Disregarding Rushdie's bias, this book is a well written behind the scenes look at the country of Nicaragua duri
Mar 27, 2015 Lorena rated it liked it  ·  review of another edition
Shelves: nicaragua
Rushdie packs a lot into this book considering it documents a 3-week visit. But those 3 weeks were at a crucial point in the history of the war in Nicaragua, and his powers of observation are as astute as ever. I learned more about the personalities of the cast of characters than the machinations between the great forces that were being brought down on the heads of the Nicaraguan people. Rushdie is funny at times, and he is also arrogant and elitist. I grew impatient with the gossipy bits about ...more
Jul 18, 2015 Ian rated it really liked it  ·  review of another edition
I really enjoyed this short portrait of Nicaragua in 1986, seven years on from the Sandinista revolution with the US backed Contra counter insurgency as massively funded by Republican President Ronald Reagan in full swing. Such a shame that even post the Vietnam fiasco the US felt the need to support undemocratic fascist dictatorships as opposed to left wing governments supported by a majority of the populace. Thank you Salman Rushdie. I may not like your novels but this piece of political and s ...more
Jan 08, 2016 Kevin rated it it was amazing
Unlike his fictional novels, The Jaguar Smile by Salman Rushdie does not get a lot of press... and why is that? Is it a plot by the CIA dogs to suppress information on Nicaragua? Is it communist apologetica? Does it just plain suck? The answer to all three questions is, no, quit being silly.

The Jaguar Smile is not a novel, but a journalistic account of Rushdie's visit to Nicaragua to ascertain what the deal was with the Sandinistas and why Reagan wanted to crush them (spoiler alert: it's because
Mar 14, 2015 Camille rated it really liked it  ·  review of another edition
Shelves: travel, politics
Salman Rushdie a un style étoilé, un vrai talent de conteur, qu'il perd de temps à autre dans des récits qui ne lui ressemblent pas - et je pense, par exemple, à Fury.
J'ai commencé à lire le Sourire du jaguar en arrivant au Nicaragua, car c'était le moment parfait pour aborder un texte de Rushdie que je savais très critiqué.
M'y connaissant alors très peu en histoire contemporaine du Nicaragua, j'ai appris beaucoup à la lecture du Sourire du jaguar. On a souvent dit que ce livre était une prise
Taylor Storey
Jan 24, 2016 Taylor Storey rated it really liked it  ·  review of another edition
I read this one during a trip I took to Nicaragua, bought it in Leon at buho books.

The book was great. Very much about politics, but also very much about people in Nicaragua. The Sandinistas brought Rushdie out to do some exploring and hopefully exchange some writing on the trip.

He mostly liked the Sandinistas values except for their censure of the press -- "wartime only!" And their more or less casual approach to violence.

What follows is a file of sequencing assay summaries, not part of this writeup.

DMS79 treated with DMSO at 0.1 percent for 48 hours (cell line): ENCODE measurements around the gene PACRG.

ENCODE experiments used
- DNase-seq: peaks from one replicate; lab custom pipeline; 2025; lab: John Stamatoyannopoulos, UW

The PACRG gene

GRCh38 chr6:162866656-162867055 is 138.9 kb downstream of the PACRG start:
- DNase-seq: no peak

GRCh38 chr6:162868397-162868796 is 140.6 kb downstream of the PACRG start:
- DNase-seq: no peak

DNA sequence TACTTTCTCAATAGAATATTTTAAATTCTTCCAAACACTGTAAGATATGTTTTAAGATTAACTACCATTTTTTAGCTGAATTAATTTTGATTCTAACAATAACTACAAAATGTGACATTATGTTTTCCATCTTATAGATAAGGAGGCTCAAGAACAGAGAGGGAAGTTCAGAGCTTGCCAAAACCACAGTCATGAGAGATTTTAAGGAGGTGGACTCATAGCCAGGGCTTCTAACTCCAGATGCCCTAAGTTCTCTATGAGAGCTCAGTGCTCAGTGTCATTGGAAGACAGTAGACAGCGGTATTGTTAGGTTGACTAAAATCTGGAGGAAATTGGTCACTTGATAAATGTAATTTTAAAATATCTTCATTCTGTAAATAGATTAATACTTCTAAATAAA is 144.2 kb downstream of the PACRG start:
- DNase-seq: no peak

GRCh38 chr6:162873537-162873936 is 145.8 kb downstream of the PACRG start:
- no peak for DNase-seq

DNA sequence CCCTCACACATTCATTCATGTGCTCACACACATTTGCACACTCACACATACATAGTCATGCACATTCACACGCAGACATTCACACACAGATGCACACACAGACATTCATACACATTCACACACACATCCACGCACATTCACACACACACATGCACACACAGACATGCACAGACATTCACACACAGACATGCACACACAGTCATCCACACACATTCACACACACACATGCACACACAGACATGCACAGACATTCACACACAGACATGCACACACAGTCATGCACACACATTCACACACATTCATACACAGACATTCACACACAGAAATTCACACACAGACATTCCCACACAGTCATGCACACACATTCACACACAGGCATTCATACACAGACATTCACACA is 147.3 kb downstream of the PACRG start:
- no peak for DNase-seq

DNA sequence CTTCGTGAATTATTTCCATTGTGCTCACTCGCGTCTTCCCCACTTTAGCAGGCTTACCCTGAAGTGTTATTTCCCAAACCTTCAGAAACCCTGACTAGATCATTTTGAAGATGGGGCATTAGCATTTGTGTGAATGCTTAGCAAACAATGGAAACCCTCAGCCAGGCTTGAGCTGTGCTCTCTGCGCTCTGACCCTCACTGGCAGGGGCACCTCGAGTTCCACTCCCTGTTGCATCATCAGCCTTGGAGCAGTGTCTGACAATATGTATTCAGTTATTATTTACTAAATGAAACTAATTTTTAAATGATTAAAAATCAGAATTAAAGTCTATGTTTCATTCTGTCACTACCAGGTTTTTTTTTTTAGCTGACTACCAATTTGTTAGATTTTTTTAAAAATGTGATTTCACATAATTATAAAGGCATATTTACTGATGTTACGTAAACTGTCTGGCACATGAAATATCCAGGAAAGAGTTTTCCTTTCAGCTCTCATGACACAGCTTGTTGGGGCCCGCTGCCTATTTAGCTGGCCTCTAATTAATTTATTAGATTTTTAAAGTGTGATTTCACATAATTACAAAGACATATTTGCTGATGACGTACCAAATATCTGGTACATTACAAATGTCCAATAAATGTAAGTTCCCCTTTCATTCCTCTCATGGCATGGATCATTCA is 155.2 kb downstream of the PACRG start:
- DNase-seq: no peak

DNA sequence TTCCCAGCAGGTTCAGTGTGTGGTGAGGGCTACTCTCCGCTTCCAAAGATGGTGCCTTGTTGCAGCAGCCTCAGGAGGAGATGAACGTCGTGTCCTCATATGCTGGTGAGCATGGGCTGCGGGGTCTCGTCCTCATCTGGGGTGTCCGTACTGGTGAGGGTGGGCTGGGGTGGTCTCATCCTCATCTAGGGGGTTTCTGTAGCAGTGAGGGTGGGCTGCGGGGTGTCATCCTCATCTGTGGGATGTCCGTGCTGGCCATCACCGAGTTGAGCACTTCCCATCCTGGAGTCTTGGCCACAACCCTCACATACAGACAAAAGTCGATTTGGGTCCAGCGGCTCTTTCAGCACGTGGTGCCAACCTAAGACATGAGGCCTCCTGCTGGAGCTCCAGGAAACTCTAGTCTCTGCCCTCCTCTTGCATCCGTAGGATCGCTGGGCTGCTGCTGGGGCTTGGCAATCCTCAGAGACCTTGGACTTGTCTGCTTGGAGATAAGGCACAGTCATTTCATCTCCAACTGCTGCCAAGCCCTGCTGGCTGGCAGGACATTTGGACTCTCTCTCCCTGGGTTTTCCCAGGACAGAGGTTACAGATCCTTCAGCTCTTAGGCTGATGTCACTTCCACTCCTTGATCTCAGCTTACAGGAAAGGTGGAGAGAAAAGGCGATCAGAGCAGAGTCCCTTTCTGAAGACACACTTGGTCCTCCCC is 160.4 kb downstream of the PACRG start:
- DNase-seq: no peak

The book is really eye opening with regards to American foreign policy
Ethan Roeder
Apr 30, 2016 Ethan Roeder rated it it was amazing  ·  review of another edition
Daniel Ortega and the Sandinistas who rule Nicaragua in the 1980's are successful at delivering on their vision for the country, and they remain true to the ideals of the revolution. Their efforts are hamstrung by the persistent coersion and interference of the US and the contras. They make rookie mistakes and take steps that are self-serving, undermining their own goals. They're not communists, but they did shut down the largest newspaper in the country for spurious reasons, perhaps creating (a ...more
Moses Hetfield
Mar 28, 2016 Moses Hetfield rated it really liked it  ·  review of another edition
I read this on a flight to Nicaragua for a class trip, and I found that it provided much useful background on Nicaraguan history. Rushdie, who visited Nicaragua in 1986, doesn't hide the fact that he was merely an outsider looking in on the country and has no pretensions of being a complete expert on the situation, but nonetheless shows himself to be quite an astute observer during his visit. While Rushdie expresses largely supportive sentiments towards the FSLN government, he doesn't fail to cr ...more
Jun 02, 2014 Matt rated it really liked it  ·  review of another edition
Nicaragua is a country you can easily fall in love with so I'm glad a great writer like Rushdie took it on, even if he was only there for three weeks. This is more about his interaction and conversations with members of the Sandinista revolution during the Reagan years than it is a history book, but it's a good primer on the culture of the country and its people. Although his three weeks may not be the typical trip for a normal person, being a special guest of the Sandanistas at cocktail parties ...more